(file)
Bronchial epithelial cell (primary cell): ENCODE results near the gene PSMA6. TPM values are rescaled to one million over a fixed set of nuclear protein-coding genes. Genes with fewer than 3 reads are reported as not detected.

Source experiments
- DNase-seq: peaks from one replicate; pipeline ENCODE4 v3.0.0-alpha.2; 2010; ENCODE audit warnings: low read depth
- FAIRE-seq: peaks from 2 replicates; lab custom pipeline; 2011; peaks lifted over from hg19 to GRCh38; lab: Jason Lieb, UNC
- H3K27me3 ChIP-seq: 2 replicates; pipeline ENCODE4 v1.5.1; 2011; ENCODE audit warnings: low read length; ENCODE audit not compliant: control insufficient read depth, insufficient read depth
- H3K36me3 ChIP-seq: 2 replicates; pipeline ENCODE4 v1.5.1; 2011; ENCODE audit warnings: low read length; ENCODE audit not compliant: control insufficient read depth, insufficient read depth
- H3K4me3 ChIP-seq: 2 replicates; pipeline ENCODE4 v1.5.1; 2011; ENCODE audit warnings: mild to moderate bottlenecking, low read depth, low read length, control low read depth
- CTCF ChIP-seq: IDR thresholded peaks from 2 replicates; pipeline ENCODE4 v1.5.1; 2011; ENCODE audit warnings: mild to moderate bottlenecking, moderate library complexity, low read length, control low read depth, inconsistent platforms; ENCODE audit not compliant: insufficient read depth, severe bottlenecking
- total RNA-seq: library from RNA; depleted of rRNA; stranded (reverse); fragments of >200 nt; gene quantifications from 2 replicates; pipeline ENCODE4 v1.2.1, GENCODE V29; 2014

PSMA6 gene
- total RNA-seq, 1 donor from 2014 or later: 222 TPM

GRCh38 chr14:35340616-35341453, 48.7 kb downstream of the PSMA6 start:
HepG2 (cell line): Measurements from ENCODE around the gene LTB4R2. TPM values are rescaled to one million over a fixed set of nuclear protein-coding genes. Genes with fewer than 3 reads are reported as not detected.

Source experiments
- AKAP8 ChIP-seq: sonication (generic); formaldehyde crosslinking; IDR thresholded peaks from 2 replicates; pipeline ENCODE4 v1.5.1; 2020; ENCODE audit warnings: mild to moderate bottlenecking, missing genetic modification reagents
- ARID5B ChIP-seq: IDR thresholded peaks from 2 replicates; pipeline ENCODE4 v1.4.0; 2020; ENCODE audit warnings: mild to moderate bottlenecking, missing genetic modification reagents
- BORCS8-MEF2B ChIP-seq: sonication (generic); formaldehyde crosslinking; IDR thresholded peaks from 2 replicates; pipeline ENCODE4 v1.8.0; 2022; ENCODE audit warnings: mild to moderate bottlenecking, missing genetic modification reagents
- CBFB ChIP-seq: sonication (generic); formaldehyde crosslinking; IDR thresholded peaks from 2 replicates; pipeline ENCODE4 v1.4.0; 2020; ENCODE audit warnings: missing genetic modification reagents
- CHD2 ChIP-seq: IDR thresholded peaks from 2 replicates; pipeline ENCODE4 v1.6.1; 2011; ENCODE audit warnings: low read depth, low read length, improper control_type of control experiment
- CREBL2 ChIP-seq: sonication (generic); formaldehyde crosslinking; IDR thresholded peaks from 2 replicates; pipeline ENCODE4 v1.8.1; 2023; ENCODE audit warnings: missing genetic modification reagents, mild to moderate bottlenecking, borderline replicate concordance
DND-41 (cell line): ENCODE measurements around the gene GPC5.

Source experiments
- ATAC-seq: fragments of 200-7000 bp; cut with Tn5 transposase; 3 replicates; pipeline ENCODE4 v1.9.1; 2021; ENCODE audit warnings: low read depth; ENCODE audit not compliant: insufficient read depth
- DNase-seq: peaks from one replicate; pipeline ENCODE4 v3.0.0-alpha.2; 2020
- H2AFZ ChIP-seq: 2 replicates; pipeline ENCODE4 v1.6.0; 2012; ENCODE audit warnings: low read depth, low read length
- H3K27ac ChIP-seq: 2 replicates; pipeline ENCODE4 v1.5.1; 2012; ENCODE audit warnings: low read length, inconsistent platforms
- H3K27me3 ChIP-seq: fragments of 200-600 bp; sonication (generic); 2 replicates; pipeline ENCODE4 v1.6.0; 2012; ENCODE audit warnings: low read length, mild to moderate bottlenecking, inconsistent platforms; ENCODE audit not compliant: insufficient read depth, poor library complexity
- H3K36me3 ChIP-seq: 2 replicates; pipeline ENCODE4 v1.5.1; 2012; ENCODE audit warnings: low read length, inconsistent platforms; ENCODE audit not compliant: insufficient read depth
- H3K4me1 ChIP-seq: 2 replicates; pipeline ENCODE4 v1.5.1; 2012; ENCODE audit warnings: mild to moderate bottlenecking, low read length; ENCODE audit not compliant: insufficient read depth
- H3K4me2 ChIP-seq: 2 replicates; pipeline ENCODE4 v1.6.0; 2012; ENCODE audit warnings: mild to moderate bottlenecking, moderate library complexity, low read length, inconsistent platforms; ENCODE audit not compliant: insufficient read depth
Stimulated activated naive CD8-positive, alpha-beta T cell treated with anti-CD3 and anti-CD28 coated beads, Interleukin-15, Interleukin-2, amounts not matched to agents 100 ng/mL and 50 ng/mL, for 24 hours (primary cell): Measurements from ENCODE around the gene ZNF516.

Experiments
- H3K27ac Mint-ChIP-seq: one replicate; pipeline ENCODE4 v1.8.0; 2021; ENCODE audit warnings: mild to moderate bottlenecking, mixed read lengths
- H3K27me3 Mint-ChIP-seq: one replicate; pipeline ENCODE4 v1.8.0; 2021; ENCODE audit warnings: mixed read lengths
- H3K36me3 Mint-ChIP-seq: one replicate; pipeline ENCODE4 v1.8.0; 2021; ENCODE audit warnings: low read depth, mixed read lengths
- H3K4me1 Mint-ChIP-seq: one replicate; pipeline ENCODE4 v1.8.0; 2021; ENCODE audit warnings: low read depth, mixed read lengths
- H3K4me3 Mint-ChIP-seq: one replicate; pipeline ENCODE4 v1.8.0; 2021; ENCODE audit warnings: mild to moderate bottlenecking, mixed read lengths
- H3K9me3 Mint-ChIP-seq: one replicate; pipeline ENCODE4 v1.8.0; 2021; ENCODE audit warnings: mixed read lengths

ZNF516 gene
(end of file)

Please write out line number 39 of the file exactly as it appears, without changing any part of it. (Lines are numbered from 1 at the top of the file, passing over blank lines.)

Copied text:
ZNF516 gene